| Oct 16, 2023
Masakambing Island | 2023 October
Masakambing Island and the Abbotti Cockatoos
Masakambing is a tiny island in the middle of the Java Sea, part of the Masalembu Archipelago and home to less than 700 people. It can only be reached by ferry from Sumenep at the mainland, which takes about 15 hours. A subspecies of the Critically Endangered Yellow-crested Cockatoo (Cacatua sulphurea abbotti) only lives on this single island. In the early 2008, our project started to study this population and facilitated a legally-binding conservation effort (in a Village Role or Peraturan Desa) among the villagers, which enforces zero trapping and has been very successful. The cockatoos have steadily fought their way up to 22 individuals by 2018 and their numbers have been gradually increasing since.
Cultivations and mangroves dominate the landscape of this flat island as the last habitat for this subspecies. All land in Masakambing is owned by the local community. Logging and plant harvesting can lead to deficiency of nest hollows and food sources for the cockatoos, and are considered the greatest threats to the birds. Hence, it is imperative to preserve trees and plant new ones to provide food, nesting, and roosting sites for the birds. This conservation effort has been encouraged by the Indonesian Parrot Project in partnership with thelocal community.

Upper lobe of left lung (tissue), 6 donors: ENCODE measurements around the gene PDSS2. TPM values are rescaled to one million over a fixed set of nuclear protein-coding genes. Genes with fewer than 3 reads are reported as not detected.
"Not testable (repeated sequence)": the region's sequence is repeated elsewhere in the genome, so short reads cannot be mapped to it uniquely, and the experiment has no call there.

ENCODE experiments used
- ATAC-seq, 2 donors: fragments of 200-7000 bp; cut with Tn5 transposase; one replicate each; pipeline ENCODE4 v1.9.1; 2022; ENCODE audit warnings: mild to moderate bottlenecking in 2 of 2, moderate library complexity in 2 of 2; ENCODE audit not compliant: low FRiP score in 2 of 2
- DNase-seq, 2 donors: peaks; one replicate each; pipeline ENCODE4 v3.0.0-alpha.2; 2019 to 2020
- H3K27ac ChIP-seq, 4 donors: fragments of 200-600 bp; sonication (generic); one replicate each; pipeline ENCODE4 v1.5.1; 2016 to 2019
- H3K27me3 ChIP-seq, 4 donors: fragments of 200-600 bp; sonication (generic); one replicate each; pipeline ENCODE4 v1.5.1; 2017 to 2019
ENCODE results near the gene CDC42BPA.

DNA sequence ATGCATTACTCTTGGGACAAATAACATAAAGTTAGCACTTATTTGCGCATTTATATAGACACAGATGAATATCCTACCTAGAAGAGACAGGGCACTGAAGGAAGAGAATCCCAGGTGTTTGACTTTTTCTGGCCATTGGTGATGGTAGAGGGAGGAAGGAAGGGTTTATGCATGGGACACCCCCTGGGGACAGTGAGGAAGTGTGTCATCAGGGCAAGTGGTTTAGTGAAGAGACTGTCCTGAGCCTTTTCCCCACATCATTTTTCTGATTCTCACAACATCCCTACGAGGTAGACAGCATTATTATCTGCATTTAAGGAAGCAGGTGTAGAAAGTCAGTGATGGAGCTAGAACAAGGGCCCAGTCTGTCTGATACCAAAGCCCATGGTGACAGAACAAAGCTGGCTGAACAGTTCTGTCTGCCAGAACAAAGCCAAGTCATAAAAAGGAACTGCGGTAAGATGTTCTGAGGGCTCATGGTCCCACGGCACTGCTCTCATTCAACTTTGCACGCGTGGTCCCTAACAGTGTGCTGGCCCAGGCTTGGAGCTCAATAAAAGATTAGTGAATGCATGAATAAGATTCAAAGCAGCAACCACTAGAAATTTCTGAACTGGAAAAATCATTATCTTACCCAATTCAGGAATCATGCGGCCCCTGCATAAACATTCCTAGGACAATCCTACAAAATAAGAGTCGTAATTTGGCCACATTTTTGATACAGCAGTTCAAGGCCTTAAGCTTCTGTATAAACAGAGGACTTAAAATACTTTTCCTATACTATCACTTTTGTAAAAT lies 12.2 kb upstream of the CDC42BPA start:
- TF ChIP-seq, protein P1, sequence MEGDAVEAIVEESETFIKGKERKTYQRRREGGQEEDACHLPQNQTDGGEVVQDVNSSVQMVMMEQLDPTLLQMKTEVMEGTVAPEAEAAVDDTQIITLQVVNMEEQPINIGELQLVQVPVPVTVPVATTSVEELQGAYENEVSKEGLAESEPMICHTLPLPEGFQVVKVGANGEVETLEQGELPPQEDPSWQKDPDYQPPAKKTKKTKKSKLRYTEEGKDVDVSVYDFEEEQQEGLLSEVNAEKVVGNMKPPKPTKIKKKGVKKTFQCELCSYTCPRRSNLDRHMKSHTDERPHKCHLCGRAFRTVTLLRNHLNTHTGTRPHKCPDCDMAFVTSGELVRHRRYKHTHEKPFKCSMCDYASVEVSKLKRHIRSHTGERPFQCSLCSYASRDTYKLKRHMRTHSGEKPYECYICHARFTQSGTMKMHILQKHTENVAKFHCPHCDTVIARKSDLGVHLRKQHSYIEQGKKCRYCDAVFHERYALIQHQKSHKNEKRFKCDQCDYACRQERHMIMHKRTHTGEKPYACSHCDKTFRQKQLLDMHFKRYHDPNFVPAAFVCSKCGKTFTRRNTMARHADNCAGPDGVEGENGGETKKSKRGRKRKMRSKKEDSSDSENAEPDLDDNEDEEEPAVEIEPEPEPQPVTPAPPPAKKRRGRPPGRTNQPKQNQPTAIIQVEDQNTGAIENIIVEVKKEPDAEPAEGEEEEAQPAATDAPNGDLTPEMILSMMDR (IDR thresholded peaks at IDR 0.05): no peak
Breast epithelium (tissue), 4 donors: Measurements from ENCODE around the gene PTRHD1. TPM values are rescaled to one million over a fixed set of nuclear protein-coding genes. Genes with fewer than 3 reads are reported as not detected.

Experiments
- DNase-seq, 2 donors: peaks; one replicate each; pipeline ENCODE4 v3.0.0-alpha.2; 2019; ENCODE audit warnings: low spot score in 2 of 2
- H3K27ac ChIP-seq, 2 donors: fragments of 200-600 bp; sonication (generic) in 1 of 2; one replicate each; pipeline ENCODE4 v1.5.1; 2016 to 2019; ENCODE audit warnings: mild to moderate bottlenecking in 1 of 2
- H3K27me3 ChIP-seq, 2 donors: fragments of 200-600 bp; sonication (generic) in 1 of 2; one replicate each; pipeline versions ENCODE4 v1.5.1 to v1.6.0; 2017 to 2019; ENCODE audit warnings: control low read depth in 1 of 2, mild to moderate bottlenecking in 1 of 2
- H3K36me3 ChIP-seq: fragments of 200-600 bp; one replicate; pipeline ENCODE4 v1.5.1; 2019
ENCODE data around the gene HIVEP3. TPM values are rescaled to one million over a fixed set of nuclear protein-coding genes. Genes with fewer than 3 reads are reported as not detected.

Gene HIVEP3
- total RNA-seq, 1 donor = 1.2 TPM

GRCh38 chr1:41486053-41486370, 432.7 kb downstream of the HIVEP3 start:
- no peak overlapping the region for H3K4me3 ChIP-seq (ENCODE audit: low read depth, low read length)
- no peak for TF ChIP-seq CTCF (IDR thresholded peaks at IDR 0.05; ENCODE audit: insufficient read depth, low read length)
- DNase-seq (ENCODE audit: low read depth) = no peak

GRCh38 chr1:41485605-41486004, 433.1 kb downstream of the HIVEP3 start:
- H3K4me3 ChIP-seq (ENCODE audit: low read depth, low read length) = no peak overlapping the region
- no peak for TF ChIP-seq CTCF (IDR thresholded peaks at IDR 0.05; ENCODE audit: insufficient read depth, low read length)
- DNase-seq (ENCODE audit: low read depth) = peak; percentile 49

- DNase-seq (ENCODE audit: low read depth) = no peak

Thanks to your support, we were able to participate in the Focus Group Discussion for Action Plan of the Cacatua sulphurea abbotti on the 9th of October in Pohon Inn, Jatim Park, organized by BKSDA East Java. Other stakeholders also attended the meeting, including the Indonesian Government (Deputy Regent of Sumenep, Bappeda Sumenep, DLH Sumenep), Ministry of Forestry (management authority), BRIN (scientific authority), universities, NGOs, members of the Masakambing community, breeders, zoos, conservationists, journalists, and we all agreed to take priority actions for saving this subspecies. In order to reach a long-term impact, the strategy is to conserve the ecosystem function and increase the cockatoo population while considering livelihood approaches for the local community.
Thanks to the previous work of the Indonesian Parrot Project, the local community is already aware and proud of their cockatoo population, which is key to fund a long-term program in Masakambing. In a community development approach we can increase livelihood in the Masakambing community while decrease extinction risk for the cockatoos. This conservation awareness message can spread to other communities and describe the success of this program. We work directly with these communities that coexist with the cockatoos and their habitat at the grassroots level. Creating means of sustainable income for the local people by providing them employment can also mitigate illegal trapping, trading, and logging.
Thank you as always for your continuous support and please feel free to share our work with others!
Dwi Agustina and other participants of the meeting